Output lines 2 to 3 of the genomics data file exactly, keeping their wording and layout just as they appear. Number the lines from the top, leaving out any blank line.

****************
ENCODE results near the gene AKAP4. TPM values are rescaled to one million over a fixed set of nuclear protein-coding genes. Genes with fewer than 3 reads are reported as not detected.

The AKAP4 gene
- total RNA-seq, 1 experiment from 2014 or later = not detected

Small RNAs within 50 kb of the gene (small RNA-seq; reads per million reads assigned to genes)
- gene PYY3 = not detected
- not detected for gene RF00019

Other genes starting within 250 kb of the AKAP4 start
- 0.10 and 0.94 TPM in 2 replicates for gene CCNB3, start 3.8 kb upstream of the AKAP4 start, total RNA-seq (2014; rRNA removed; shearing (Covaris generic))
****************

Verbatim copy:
The AKAP4 gene
- total RNA-seq, 1 experiment from 2014 or later = not detected